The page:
To view original article click here
by Joshua Sharpe
Jan. 31, 2014
CANTON Attorneys for the Cherokee County Sheriff’s deputy who shot and killed 16-year-old Andrew Messina during a May 2012 armed standoff in Woodstock have filed for a wrongful death suit brought by the teen’s family be dismissed.
Jarrard and Davis, which represents Cherokee County and its employees, filed Jan. 17 in U.S. District Court to have the Messinas’ suit seeking damages from Deputy Jason Yarbrough thrown out, citing the deputy had no ill intent and only shot the teen because he felt force was “necessary.”
Messina’s parents, Lisa and Nick Messina, filed suit Aug. 9, 2013, against Yarbrough, alleging he should have never shot their only child during the standoff at the family’s home in the Eagle Watch subdivision, because he was of no danger to anyone but himself.
In the response to the Messinas’ suit, Yarbrough’s attorneys argued that his “use of deadly force was objectively reasonable under the circumstances,” and that the deputy was acting in accordance with the law as well as protocol at the sheriff’s office.
The standoff began May 1, 2012, when Lisa Messina called 911 and reported her son had his father’s handgun and was threatening to kill himself, records show.
In a copy of a 911 call, Lisa Messina can be heard telling the operator that her son seemed to be loading the gun and was “angry,” as the 16-year-old screamed in the background. The mother told the operator she thought her son was a danger to himself.
“At first, he pointed (the gun) at me, then he pointed it at his neck,” she told the operator, after exiting the house on Laurel Crest Drive at the suggestion of the operator. The mother, who seemed mostly calm in multiple 911 calls, added her son had some issues, but had never had such an episode before.
Shortly after Messina’s mother alerted authorities, deputies with the sheriff’s office responded to the home and began negotiations to defuse the situation.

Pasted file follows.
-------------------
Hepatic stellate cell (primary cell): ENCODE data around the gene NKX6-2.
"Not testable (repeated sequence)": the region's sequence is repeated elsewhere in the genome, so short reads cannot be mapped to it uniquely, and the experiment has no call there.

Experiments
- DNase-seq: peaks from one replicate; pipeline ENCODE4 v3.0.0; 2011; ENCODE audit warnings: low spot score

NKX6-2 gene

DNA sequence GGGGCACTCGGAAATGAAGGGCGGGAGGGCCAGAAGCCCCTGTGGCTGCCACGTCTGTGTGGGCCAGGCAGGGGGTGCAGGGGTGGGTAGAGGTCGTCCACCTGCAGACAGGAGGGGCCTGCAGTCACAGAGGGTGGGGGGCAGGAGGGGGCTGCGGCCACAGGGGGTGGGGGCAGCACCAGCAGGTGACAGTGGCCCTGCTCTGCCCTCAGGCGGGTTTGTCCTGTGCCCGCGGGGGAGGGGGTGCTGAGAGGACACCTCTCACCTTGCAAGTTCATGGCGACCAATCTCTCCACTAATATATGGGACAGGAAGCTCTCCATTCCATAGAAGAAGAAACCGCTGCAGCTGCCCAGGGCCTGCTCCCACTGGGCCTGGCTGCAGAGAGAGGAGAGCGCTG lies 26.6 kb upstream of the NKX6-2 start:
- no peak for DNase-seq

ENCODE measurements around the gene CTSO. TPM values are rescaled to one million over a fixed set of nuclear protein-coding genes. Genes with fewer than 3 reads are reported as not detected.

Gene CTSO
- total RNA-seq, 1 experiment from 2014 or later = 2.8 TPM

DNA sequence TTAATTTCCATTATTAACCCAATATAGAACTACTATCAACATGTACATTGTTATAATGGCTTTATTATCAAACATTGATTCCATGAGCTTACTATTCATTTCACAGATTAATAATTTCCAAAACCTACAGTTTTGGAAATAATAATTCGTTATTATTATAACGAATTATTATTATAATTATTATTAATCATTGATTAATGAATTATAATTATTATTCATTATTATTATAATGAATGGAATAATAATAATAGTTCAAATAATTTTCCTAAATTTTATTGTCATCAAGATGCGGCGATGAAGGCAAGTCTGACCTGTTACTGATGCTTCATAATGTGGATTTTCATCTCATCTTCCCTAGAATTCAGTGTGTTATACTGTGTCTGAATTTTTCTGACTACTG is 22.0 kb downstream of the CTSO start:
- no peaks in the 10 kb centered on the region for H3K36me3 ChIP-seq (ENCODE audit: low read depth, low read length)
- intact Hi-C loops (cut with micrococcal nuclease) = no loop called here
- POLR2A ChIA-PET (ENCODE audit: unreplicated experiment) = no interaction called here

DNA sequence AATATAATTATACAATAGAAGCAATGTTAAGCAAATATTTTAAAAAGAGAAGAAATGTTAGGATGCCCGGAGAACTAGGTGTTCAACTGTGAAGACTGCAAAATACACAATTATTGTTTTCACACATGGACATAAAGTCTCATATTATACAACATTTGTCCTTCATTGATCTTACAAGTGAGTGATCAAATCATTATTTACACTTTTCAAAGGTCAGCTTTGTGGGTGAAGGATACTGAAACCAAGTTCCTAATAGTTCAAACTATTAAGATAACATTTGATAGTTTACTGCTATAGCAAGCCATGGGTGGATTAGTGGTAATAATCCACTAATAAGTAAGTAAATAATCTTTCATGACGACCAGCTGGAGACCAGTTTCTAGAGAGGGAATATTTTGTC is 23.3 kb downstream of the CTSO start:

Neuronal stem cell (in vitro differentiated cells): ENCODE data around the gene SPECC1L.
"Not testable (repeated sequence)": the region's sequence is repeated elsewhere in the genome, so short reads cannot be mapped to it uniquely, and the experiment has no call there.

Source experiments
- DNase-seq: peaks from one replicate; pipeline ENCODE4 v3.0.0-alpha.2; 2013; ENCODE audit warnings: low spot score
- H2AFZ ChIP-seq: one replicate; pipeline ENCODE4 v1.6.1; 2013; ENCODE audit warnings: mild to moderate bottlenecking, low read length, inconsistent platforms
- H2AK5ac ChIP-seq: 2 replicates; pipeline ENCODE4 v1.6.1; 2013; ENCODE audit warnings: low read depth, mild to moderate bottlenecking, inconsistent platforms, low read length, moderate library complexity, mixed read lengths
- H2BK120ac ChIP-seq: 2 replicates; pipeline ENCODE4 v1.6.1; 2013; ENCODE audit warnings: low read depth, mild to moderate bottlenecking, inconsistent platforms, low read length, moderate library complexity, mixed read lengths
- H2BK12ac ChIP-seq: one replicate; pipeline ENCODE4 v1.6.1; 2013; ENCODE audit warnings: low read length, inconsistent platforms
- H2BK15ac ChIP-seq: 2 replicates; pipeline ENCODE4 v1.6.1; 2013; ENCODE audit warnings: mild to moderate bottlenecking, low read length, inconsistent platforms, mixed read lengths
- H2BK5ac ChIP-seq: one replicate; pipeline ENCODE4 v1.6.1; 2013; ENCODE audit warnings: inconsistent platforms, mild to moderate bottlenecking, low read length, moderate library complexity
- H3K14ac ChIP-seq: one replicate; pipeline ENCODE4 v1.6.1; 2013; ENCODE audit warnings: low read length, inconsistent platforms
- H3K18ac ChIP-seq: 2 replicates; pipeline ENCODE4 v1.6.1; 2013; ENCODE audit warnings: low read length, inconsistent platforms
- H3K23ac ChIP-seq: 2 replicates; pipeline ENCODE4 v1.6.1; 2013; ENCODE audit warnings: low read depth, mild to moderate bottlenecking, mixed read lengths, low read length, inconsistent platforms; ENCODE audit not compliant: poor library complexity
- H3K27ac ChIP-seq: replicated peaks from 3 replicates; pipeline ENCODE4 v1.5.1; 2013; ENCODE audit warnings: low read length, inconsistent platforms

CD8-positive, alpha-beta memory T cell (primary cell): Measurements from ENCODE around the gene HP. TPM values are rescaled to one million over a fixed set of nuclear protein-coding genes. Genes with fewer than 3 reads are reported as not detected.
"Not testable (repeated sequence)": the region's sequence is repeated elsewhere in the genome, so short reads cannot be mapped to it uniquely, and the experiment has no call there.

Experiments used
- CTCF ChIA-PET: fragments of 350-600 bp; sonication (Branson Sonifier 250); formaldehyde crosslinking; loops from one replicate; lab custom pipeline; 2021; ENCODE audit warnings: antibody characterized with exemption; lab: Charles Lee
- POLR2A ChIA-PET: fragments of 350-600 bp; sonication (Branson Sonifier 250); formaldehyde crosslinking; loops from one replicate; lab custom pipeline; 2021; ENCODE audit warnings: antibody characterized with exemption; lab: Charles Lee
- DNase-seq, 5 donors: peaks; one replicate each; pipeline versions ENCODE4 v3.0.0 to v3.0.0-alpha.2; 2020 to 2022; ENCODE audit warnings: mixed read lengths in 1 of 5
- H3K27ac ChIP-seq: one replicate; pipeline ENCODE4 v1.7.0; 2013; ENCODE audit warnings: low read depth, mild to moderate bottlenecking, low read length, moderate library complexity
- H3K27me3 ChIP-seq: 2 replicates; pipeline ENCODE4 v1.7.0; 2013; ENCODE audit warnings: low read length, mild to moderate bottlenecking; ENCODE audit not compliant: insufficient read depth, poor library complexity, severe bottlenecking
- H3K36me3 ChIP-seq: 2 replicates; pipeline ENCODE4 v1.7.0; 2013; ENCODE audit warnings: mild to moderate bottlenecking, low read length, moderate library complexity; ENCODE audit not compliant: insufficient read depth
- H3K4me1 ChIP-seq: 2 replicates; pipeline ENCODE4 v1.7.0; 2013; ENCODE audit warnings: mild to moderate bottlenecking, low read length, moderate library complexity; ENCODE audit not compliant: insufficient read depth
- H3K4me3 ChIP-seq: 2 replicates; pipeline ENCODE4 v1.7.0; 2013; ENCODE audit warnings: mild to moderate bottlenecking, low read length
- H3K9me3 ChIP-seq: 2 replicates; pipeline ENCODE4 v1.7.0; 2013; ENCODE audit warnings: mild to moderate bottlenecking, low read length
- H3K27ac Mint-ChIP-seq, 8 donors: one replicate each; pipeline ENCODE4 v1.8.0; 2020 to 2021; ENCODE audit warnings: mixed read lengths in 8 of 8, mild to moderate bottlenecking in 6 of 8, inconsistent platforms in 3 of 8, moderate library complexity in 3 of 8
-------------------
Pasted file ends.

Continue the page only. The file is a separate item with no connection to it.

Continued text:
Yarbrough shot the teen in the abdomen after he broke a glass window pane out of the front door of the home and pointed his gun toward deputies, according to a 700-page report of the incident prepared by the Georgia Bureau of Investigation. The report explains Yarbrough told investigators he heard “two loud pops” after the glass broke, and he believed Andrew was shooting.
Police said at the time of the incident both alcohol and medications the teen was taking may have been contributing factors. According to the GBI’s report, Andrew’s toxicology tests revealed his blood to be positive for sertraline, an antidepressant, and he had a blood-alcohol content of .132.
In the Messinas’ suit, the family argues the teen, an Etowah High School student, never “deliberately” threatened officers with the gun, and he didn’t “take any other aggressive action toward any officer.”
Yarbrough was later cleared of any wrongdoing in the shooting by former District Attorney Garry Moss following the GBI’s investigation. He is still employed by the sheriff’s office, said Lt. Jay Baker, spokesman for the agency.
The family of the teen has expressed their heartbreak over the incident, and they believe it should have never happened.
“He was a good kid,” Lisa Messina told the Tribune in August. “He did not deserve that.”